The teenage years are already a mess of hormones and peer pressure and trying to figure out identity, especially as an adopted child.  However, limits need to be set and they increase the child's sense of security and belonging in the family if done in the correct way.  Parents often fear the word “no” but if your answer to something really is “no” then you should say it.

In a recent podcast interview, Dawn Davenport talked with Katie Naftzer  about the different skills needed to help your adopted child through their teen years. Their overall tips were:

1. Learn to not rescue your kid
2. Setting adoption sensitive limits
Image result for adopt a teen3. Having "connected conversation"
4. Helping your teen envision their future


1. Don’t backtrack or apologize
2. Don’t negotiate
3. Don’t send mixed messages
4. Convey guidelines and consequences ahead of time
5. Improve your awareness of what is happening in their world

Remember, your teen doesn’t have to agree with you all of the time.  Sometimes you and your teen will make a decision together and other time it will be completely your call.  

Book Recommendation from Dawn Davenport: "Parenting in the Eye of the Storm"

Drafted by Brittany Alness, staff member of the Law Offices of Karen S. Law, PLC.

Disclaimer

This web site and the information contained within have been prepared by Law Offices of Karen S. Law, PLC for informational purposes only and does not constitute legal advice. This information is not intended to create, nor does receipt of it constitute an attorney-client relationship. Viewers should not act upon information found here without seeking legal counsel. All photographs shown on this web-site are depictions of clients and are not actual clients of this law firm. Copyright Karen S. Law, 2017.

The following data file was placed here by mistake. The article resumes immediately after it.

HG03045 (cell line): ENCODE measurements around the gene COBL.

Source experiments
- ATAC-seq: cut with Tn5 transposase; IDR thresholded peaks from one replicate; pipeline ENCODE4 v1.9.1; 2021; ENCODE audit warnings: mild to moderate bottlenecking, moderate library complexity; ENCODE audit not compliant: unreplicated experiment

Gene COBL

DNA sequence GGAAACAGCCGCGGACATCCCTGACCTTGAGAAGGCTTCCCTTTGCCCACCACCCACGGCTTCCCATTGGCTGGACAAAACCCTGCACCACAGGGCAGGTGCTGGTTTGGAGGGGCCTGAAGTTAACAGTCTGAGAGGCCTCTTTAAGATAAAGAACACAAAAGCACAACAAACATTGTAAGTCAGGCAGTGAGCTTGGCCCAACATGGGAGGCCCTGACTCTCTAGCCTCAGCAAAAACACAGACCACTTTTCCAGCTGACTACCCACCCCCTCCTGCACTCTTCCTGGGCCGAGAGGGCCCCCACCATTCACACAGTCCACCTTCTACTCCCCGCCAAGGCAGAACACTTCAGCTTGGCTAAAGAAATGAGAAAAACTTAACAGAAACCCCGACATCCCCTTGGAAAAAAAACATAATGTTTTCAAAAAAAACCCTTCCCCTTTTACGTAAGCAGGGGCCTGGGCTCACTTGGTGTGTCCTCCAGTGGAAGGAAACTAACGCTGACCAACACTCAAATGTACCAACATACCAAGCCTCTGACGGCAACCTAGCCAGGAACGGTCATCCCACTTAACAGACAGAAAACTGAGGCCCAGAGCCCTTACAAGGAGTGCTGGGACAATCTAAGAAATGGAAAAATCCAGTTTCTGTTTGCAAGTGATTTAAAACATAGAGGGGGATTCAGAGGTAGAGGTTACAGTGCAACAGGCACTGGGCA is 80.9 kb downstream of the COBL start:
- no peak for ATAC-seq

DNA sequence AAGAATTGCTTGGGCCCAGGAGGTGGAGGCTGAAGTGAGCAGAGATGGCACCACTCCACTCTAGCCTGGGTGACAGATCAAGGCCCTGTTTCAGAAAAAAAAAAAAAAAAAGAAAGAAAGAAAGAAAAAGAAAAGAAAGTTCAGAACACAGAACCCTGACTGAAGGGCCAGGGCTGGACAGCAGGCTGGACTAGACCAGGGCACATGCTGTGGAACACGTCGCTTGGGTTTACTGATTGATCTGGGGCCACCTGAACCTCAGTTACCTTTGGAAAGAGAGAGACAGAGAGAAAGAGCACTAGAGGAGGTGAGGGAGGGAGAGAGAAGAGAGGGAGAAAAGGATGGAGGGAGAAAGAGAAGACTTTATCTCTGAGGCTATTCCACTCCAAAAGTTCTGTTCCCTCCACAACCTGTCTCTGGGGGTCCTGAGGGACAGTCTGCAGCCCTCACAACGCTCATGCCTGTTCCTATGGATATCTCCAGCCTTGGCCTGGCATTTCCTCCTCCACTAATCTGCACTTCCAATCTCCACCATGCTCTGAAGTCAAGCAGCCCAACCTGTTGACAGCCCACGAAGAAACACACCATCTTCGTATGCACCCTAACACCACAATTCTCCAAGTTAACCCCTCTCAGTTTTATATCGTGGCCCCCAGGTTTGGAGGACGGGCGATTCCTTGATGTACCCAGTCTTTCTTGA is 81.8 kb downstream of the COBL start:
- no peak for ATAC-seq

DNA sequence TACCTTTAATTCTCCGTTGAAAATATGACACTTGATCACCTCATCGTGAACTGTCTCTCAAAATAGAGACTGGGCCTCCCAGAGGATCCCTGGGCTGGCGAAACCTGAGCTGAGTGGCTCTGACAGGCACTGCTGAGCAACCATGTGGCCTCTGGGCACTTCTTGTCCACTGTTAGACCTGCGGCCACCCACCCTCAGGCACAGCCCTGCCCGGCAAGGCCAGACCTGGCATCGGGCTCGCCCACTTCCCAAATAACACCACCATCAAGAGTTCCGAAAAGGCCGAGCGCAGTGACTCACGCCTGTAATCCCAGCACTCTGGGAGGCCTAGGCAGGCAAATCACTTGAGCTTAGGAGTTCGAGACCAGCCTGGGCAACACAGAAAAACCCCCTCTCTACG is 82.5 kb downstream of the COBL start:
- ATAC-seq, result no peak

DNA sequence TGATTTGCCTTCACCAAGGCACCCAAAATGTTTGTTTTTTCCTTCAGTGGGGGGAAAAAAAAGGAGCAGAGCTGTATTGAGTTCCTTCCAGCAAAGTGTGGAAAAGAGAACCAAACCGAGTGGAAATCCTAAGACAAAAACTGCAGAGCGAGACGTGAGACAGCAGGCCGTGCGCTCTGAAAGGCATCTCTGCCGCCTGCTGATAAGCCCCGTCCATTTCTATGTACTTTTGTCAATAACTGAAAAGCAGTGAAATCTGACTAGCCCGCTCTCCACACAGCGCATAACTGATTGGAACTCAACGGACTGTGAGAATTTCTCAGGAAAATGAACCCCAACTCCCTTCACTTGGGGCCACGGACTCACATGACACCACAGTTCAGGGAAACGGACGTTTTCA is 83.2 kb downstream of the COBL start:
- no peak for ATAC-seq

Step Parent Adoption



Step Parent Adoption: What are the steps? Are there specific rules to follow? There are really practical reasons to pursue a step parent adoption, such as everyone in the family having the same name.  Or allowing the new parent to authorize medical care, help a teen obtain a driver's license, or to interact with the child's school.  In some instances, the child's biological parent is not available and it just makes sense to have both parents in the home have legal recognition as the child's parent.

Step Parent Adoption is the most common form of adoption.  Often times when a parent remarries, the new spouse will become more of a parent to the child than the child’s birth parent.  If the child’s birth parent has had little to no contact with the child or is willing to sign a consent, then the process for the step parent adoption is relatively easy. Other scenarios which are fairly straightforward are when the identity of the biological parent is unknown or that parent is deceased.

However, not all step parent adoptions are uncomplicated.  The biological parent's rights must be taken into account. If a biological parent is involved in the child's life and refuses to consent to the adoption, the step parent adoption may be a highly litigated proceeding.  To avoid this outcome, the parties could agree to visitation by the biological parent and this agreement could be incorporated into the adoption decree. Often, an objecting biological parent is most concerned about maintaining contact with the child and the post adoption contact agreement satisfies the concern. 

The steps you will need to take when going through a step parent adoption:

1.       Consult an adoption attorney


2.       Consider whether the biological parent must consent to adoption


3.       Attorney gathers and submits legal forms


4.       Attend the hearing--usually not required

5.       Obtain the final order of adoption--usually a month after the case is filed
6.       Obtain a second birth certificate for the child with the child's new name and the new parent listed as the parent